For neural networks, the situation is more complicated. Oversampling does not necessarily improve the neural network -- there is no theoretical reason why. However, it does allow the network to run on a smaller set of data, which makes convergence faster. This, in turn, allows the modeler to experiment with different models. Faster convergence is a benefit in other ways.

Some other techniques such as k-means clustering and nearest neighbor approaches probably do benefit from oversampling. However, I have not investigated these situations in detail.

Because I am quite fond of decision trees, I prefer a simple rule, such as "oversample to 50%", since this works under the maximum number of circumstances.

In response to your specific questions, I don't think that 10% is a sufficient density. If you are going to oversample, you might as well go to 50% -- there is at least an elegant reason why (the contrast idea between the two response values). If you don't have enough data, then use weights instead of oversampling to get the same effect.

In the end, though, if you have the data and you have the software, try out different oversampling rates and see what produces the best models!

1. Hi Gordon,

About oversampling and regression: if I'm being a bad puppy and using stepwise/forwards/backwards with a lot of variables, and I have an unbalanced data set (say around 1% positive) then in my experience running the process as-is produces much less satisfactory results than using an oversampled data set.

2. Great discussion of oversampling and some of the potential benefits it can bring. I find it interesting that you discuss whether or not to oversample strictly in terms of the algorithm chosen, which I think is likely right on, but it makes me wonder about two things.

First, is the decision to oversample a function only of the algorithm, or is it also a function of some of the features of the dataset as well. If so, I wonder if some of the features that have an impact might be more than just the number of instances per class, but maybe other characteristics of the data such as skewness or entropy, or something else that might not be immediately obvious.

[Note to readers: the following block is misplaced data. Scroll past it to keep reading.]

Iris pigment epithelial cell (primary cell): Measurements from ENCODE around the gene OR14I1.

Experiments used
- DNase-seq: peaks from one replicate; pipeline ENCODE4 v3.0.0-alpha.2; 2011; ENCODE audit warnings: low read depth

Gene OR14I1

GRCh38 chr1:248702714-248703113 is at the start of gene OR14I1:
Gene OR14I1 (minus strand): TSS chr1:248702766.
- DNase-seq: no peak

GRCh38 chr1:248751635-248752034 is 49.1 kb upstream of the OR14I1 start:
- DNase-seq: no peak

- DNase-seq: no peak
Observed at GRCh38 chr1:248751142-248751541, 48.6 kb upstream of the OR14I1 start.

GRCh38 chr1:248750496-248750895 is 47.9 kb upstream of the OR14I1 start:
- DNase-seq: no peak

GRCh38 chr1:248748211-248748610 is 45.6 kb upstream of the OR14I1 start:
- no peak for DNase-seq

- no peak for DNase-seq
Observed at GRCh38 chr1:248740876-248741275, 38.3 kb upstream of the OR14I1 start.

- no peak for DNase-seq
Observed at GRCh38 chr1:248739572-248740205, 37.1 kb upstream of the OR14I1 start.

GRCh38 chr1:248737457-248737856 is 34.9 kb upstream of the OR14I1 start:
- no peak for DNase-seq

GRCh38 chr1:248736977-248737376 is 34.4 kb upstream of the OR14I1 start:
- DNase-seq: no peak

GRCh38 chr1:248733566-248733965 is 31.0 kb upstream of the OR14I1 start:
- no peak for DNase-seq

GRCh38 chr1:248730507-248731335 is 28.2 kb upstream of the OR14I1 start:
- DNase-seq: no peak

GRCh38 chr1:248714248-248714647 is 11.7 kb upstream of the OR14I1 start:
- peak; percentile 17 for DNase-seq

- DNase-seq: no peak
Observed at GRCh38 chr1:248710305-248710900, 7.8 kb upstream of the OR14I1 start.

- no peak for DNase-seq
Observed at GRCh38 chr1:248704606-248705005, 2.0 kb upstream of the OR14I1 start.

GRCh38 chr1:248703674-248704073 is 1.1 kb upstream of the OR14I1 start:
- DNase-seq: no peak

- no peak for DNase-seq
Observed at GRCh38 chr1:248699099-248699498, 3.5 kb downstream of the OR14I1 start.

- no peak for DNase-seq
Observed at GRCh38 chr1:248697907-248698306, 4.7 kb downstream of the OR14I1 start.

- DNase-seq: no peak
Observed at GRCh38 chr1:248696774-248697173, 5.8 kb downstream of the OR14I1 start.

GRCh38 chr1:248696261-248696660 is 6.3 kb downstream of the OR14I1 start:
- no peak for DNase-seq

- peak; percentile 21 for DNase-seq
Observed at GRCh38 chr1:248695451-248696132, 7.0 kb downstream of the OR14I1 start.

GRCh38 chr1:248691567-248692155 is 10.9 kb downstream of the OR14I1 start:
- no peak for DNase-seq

Second, if the characteristics of dataset don’t have much of an impact (e.g., maybe they make a difference, but if it turns out to be so small compared to the difference of the algorithms), then I wonder if it would be better for the algorithms themselves to take care of, and take into account, the oversampling. That way they could each account for how this affects their respective inductive biases.

3. Popular statistical procedures, like logistic regression, can sharply underestimate the probability of rare events (http://nrs.harvard.edu/urn-3:HUL.InstRepos:4125045). Thus, oversampling helps to correct for this bias (http://www.dnbtransunion.com/insights/whitepapers/whitepaper_event.pdf)

1. The second link does not work any more. Could you specify the title and author of the article? Thank you!

2. I tried to track down the paper that Joey C referenced, but he did not leave enough detail.